1984 Nickel Value Guide (‘’P‘’, “D”, ‘’S’’ & Error Coins)

Jenson Cambell

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Nickel

Call it the 1984 Nickel or the 1984 Jefferson Nickel, but don’t ever call it worthless. It may have a face value of five cents, but the 1984 Nickel has made some meaningful gains over the almost four decades it’s been in circulation.

Circulated 1984 Nickels may struggle to reach the 20-cent valuation, but in a mint state, these nickels can be worth $500 in the right condition. This is the 1984 Nickel value guide, where we discuss what this Jefferson Nickel is worth. We’ll also touch upon all the varieties of the 1984 Nickel and how much value they hold.

But first, a highlight of the value of the 1984 nickel in various conditions.

1984 Nickel Valuation Chart

1984 Nickel Condition Mint Variety
1984-P Nickel 1984-D Nickel 1984-S Proof Nickel
Good (G4) $0.10 $0.10
Fine (F12) $0.10 $0.10
Extremely Fine (XF40) $0.10 $0.10
Uncirculated (MS60) $0.25 $0.25 $0.30
Brilliant Uncirculated (MS65) $10 $7.50 $1.75
Brilliant Uncirculated (MS67) $75 $70 $5
Brilliant Uncirculated (MS69) $12.50

1984 Nickel: Historical Background

1984 Nickel value

The 1984 Nickel is the 47th iteration of the Jefferson Nickel, so it shares in the rich history of the Jefferson Nickel. The first release of the Jefferson Nickel was in 1938, and it was a numismatic tribute to the third president and author of the Declaration of Independence, Thomas Jefferson. The obverse bore the image of Thomas Jefferson, while the reverse depicted his residence, Monticello.

Since 1938, the Jefferson Nickel has faced some production challenges, including the die’s susceptibility to wear, especially among the steps of Monticello, President Jefferson’s home. Even as early as 1939, the U.S. Mint recut the dies to sharpen these steps.

Unfortunately, this action was just a temporary fix, as some coins were struck with fuzzy steps while others had full steps. This challenge in the minting process was so common that the unofficial way to judge whether a Jefferson Nickel was well-struck was the presence (or lack thereof) of full steps on Monticello. This trend led to the rise of the “Full Steps” variety of the Jefferson Nickel.

1984 Nickel full step

In 1982, the U.S. Mint recut the dies one more time to sharpen the steps of Monticello, drastically increasing the chances of getting well-struck 1984 Jefferson Nickels.

1984 Nickel: Physical Features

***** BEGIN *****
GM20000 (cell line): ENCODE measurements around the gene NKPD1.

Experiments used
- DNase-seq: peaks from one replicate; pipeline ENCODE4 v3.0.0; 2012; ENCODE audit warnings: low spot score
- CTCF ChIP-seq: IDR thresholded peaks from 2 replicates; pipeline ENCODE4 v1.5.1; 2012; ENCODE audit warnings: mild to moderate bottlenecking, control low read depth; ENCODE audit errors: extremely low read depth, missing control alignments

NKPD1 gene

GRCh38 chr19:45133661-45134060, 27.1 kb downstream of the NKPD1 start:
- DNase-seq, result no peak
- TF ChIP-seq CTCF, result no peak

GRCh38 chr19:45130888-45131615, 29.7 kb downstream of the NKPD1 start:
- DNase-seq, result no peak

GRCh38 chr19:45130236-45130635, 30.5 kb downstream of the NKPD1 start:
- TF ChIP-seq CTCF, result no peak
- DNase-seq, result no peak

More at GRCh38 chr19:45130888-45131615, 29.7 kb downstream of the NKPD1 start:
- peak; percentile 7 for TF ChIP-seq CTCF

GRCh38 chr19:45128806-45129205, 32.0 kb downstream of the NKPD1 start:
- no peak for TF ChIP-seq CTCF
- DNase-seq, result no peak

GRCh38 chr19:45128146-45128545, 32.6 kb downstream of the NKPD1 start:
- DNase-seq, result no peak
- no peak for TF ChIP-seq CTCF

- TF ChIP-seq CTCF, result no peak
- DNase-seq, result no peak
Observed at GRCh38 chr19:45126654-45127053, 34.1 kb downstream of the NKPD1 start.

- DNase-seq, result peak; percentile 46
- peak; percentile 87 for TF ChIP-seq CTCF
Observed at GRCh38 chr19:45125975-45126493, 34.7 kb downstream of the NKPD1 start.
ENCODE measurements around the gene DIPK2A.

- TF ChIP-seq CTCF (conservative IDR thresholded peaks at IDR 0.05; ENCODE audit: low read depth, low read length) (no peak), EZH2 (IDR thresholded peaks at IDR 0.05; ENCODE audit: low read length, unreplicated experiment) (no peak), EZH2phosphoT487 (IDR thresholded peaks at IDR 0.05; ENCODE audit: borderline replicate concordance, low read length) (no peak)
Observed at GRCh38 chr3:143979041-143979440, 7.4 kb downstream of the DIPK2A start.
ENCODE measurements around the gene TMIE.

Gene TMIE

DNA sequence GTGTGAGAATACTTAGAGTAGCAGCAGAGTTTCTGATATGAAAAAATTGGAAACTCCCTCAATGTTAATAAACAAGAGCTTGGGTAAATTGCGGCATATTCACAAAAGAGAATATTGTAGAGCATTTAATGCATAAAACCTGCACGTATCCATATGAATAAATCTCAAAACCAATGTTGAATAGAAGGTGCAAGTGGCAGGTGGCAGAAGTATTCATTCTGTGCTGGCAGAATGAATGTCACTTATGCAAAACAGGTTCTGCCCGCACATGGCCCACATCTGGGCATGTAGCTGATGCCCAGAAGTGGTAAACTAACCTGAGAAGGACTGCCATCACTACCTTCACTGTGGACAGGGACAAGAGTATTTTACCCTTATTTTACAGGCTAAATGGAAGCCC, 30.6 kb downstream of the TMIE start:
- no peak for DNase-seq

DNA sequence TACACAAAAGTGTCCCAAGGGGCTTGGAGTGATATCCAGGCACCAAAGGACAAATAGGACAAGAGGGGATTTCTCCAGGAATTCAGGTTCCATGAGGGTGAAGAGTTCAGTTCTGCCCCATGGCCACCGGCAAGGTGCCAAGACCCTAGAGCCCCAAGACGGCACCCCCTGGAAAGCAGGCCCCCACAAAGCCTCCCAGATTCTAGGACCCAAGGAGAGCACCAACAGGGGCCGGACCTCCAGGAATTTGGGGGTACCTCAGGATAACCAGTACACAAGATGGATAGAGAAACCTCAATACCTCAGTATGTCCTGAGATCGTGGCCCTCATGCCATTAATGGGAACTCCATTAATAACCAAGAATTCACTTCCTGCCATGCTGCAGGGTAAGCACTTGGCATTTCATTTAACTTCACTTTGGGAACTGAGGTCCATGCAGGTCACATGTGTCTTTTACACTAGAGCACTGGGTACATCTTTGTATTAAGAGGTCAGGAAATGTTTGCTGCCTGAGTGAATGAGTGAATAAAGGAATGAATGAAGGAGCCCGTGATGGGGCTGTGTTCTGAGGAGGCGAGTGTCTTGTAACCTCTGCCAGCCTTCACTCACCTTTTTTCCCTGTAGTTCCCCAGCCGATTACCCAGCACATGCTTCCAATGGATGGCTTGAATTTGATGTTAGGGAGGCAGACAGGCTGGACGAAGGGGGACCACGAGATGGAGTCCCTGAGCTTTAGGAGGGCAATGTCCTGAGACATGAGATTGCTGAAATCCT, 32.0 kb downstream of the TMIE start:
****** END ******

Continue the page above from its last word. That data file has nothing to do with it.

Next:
The Jefferson Nickel has always had a silver coloration, through wartime and in peace. The 1984 Nickel continued in that tradition. To achieve this color, the U.S. Mint made the 1984 Nickels from copper and nickel.

To make these copper-nickel planchets, the U.S. Mint combined the two metals using a heat treatment called Annealing. Everything about this treatment is cool except for one issue: combining these metals in a ratio of 3:1 leads to a peculiar behavior among the metals. In improperly annealed planchets, the metals separate from each other and move to areas of relative purity.

Some 1984 Nickels will appear as though they are peeling. They may even take on the bronze-like color of copper. This phenomenon led to a new error coin: the Improperly Annealed Planchet.

But to refocus on the physical features of the 1984 planchet, below is a table highlighting these characteristics.

1984 Nickel: Physical Characteristics

Physical Feature Notes
Color Silver
Metallic Composition 75% Copper

25% Nickel

Weight 5 grams
Diameter 21.21 mm
Edge Plain

Obverse Design and Features

1984 Nickel obverse feature

The 1984 Nickel bears the obverse design similar to the one that graced the first Jefferson Nickel in 1938. It has the same design that was drawn by Felix Schlag, albeit with the addition of Schlag’s initials (FS). These initials weren’t present on the Jefferson Nickel until 1966. At that time, the U.S. Mint decided to honor Schlag’s contribution to the original Jefferson Nickel.

The following elements are included on the obverse of the 1984 Nickel:

  • The left-facing profile of Thomas Jefferson
  • The motto “IN GOD WE TRUST
  • The legend “LIBERTY
  • A solitary star
  • The year “1984
  • The mint mark (P, D, or S)
  • Felix Schlag’s initials (FS)

Reverse Design and Features

1984 Nickel reverse feature

The reverse of the 1984 Nickel was also designed by Felix Schlag. It includes the following characters:

  • The motto “E PLURIBUS UNUM
  • The front view of the Monticello mansion
  • The word “MONTICELLO
  • The denomination “FIVE CENTS